How to Get Business Coaching Clients – Why Coaches Often Struggle

Common errors in securing clients

In our experience at UK Growth Coach and from prior coaching companies too, we’ve met a wide variety of coaches. Some are already well on the way in their coaching journey and making great strides, but most come to us seeking guidance as they just can’t seem to win the right clients for their business. 

We find that there tend to be 5 main reasons that coaches struggle to win clients, and in this blog, we will explain them further so that you can avoid making the same mistakes

  1. They rely too heavily on a ‘build it and they will come’ content strategy.
  2. They pitch too much, rather than using a consultative selling approach.
  3. They have poor/no marketing assets and almost nothing in their toolkit.
  4. They rely upon prior experience as their USP, but the reality is that almost every coach has experience – it isn’t unique, and clients have many options.
  5. They don’t do the necessary legwork and wait for the phone to ring.

Content strategy

It’s no secret that content is valuable, blog posts and social media marketing are great tools for growing your business, but we find that in most cases clients do not proactively seek out the support of a coach on their own, even if they are consuming content at a distance.

The way you present and deliver content needs to be intentional, using proper social media strategies that have an expectation of some response.

Specific attention needs to be given to the target audience and the message, and a solid call to action with commitment intention needs to be developed. Unfortunately, just writing some great articles and posting them on your social media platforms won’t actually go too far to building your coaching business, or engaging your ideal clients. 

Consultative selling approach

We often see coaches who are far too focused on trying to sell their coaching services by mentioning the things their potential clients are doing wrong, or by shouting to the rooftops about how fantastic they themselves are. 

Unfortunately, neither of these approaches works great, as no one enjoys constantly being berated, and similarly, nobody likes to listen to someone brag constantly. 

Instead, it’s best to make your pitch more question-driven. Find out what the client is looking for, and then explain how you can help THEM to deliver on the self-identified needs. This also links back to the first point, as it’s usually very tricky to get someone to a consultation without getting them to commit to a conversation. 

A strong marketing toolkit

When trying to grow your coaching business it is essential to have a good marketing toolkit. 

This includes things like interesting business cards, leave-behind informative brochures, engaging social profiles and a company website that is focused upon their needs first. A strong brand representation needs to be at the heart of your business.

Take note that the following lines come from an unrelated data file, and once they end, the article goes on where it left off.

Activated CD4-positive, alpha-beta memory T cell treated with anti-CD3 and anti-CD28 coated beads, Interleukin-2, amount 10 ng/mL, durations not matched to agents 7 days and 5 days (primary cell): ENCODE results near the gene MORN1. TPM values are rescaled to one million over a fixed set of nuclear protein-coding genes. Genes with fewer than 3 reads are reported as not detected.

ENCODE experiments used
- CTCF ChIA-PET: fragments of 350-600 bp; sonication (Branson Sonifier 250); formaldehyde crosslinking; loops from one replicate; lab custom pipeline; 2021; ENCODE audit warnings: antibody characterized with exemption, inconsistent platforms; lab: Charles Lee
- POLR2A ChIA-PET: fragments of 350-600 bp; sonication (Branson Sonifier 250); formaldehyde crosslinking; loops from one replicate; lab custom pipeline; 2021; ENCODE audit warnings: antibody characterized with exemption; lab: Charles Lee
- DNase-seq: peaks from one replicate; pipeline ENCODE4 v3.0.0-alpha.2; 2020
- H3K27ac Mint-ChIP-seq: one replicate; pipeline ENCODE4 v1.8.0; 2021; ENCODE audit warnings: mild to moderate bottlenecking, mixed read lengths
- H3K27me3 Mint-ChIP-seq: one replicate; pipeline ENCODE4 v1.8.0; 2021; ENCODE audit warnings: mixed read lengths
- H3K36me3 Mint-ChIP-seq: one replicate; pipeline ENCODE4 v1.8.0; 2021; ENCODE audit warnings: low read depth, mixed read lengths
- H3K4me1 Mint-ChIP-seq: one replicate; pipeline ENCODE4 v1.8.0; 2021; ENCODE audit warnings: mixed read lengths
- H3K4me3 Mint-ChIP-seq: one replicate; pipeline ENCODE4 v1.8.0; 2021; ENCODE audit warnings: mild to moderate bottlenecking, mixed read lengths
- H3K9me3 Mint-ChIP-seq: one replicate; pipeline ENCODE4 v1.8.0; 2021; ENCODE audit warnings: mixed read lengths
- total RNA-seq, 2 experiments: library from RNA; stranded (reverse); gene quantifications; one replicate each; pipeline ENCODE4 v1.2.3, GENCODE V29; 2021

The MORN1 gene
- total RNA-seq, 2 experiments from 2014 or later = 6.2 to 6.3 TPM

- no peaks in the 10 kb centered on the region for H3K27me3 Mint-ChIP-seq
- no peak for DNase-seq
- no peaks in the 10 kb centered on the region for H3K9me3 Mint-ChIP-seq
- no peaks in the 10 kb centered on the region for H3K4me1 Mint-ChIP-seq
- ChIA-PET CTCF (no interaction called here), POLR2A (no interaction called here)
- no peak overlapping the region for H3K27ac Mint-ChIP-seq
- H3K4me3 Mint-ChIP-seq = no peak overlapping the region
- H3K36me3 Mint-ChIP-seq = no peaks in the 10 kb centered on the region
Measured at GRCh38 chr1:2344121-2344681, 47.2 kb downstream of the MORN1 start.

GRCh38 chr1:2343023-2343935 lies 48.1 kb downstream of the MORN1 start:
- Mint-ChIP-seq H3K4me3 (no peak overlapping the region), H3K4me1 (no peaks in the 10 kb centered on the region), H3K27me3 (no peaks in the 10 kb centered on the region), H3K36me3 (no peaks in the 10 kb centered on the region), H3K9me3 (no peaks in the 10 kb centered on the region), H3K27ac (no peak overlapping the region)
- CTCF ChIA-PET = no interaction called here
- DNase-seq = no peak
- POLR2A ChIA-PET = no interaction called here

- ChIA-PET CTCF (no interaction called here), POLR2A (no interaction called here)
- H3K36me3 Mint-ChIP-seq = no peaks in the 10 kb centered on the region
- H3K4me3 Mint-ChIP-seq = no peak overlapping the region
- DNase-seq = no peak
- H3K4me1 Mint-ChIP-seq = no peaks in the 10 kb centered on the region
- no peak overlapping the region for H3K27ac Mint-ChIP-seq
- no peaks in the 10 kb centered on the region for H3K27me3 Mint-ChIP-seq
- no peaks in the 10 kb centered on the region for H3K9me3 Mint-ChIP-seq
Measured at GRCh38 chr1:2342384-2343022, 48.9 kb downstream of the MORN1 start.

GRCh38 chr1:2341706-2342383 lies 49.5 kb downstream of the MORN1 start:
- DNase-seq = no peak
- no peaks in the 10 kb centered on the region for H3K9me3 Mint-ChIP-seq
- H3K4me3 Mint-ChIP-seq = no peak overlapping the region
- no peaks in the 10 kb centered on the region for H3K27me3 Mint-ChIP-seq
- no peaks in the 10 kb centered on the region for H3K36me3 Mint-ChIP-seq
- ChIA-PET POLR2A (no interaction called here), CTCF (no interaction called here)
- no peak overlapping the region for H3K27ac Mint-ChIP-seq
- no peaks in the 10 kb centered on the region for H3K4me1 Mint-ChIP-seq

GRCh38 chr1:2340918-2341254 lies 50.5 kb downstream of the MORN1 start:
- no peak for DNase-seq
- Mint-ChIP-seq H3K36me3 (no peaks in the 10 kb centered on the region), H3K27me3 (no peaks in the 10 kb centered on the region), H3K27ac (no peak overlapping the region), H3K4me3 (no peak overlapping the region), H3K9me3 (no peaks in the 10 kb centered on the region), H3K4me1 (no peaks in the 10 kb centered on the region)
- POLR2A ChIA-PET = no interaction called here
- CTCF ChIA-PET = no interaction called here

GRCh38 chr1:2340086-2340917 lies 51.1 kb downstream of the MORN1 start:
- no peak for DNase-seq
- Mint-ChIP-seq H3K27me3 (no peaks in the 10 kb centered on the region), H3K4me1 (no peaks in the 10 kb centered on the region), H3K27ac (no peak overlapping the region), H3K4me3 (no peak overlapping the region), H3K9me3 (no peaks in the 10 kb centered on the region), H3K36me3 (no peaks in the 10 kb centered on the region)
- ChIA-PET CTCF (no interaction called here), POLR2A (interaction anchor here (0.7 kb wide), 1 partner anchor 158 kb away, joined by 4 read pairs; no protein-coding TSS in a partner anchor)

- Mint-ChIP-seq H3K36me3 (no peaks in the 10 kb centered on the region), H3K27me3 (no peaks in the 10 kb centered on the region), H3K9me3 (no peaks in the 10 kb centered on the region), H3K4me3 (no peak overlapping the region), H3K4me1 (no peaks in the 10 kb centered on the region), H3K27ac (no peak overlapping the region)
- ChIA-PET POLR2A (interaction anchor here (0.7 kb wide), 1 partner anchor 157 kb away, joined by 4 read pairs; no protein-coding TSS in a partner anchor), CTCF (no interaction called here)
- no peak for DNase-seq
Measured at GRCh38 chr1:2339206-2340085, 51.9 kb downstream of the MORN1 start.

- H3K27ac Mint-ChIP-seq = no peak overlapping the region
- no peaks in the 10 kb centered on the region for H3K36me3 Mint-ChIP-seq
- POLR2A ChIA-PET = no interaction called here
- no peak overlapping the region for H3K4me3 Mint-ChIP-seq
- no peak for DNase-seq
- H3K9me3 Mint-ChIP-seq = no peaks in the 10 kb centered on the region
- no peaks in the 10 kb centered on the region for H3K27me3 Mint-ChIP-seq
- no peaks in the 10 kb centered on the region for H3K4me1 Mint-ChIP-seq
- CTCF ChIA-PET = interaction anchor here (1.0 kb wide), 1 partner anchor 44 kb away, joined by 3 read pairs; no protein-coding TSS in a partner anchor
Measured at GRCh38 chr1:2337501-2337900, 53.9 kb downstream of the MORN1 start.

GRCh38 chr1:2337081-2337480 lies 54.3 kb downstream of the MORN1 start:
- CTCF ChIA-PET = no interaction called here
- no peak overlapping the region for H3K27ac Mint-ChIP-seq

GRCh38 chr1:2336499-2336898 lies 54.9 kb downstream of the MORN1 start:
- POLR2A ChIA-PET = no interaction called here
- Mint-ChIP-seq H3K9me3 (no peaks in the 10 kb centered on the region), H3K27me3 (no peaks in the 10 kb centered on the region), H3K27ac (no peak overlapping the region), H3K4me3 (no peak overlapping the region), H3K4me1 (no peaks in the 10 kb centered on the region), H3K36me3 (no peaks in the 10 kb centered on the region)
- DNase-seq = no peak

It’s all well and good being able to convey your business proposition through conversation at events, but it’s always best to have a strong marketing toolkit behind you to back up an initial meeting. 

It’s important to have tools for inbound visitors (indirect), primary marketing tools that outreach to new prospective clients, secondary marketing tools (to encourage client retention, repeat purchases, and ongoing needs matching), and also tertiary marketing tools to establish your reputation and enable prospective clients to reference your company through things like referrals and reviews. 

For more info on this approach, check out the Common 10 Marketing Model from our sister company Growth by Design.

Develop YOUR USP

Whilst a good idea to mention your experience and items form your career when looking to attract clients, it’s not effective standalone marketing. Helping prospects understand the relevance or uniqueness of that experience in the context of them and their needs is more useful.

Without a real USP to back it up and convince a paying client to choose them over someone else to coach their business, the selling part can be quite difficult. The aim is to get the prospect to ask to buy, rather than you having to ask them to buy. Presenting the relevance and value first, gets them to lean in and ask that all important question, “How do I get to work with you?”

Doing the legwork

We often see people moving into coaching after leaving a larger organisation or corporate environment. It’s not necessarily a big problem and it is a natural next step, but there is a mindset shift that needs to happen if they want to become a coach to the small business owner.  

Whilst their previous job may have seen them in corporate leadership, management, leadership, marketing etc, they now have to realise that both they, and their future clients wear more or less all of the ‘hats’ in the business!

Being willing to put in the legwork and make sure that things like marketing are being handled, and going out of their way to make sales happen proactively, rather than waiting around for the phone to ring, is the key to success.

UK Growth Coach

As you can see, there are a few mistakes people make when making the jump to becoming a growth coach themselves. 

By working with UK Growth Coach, you get guided through the process using our unique training and service materials so that you feel fully confident when stepping into the marketplace.

For more information about how UK Growth Coach can help you get your coaching dreams turned into a real business, get in touch today on 01444 440 500 for a no-obligation chat.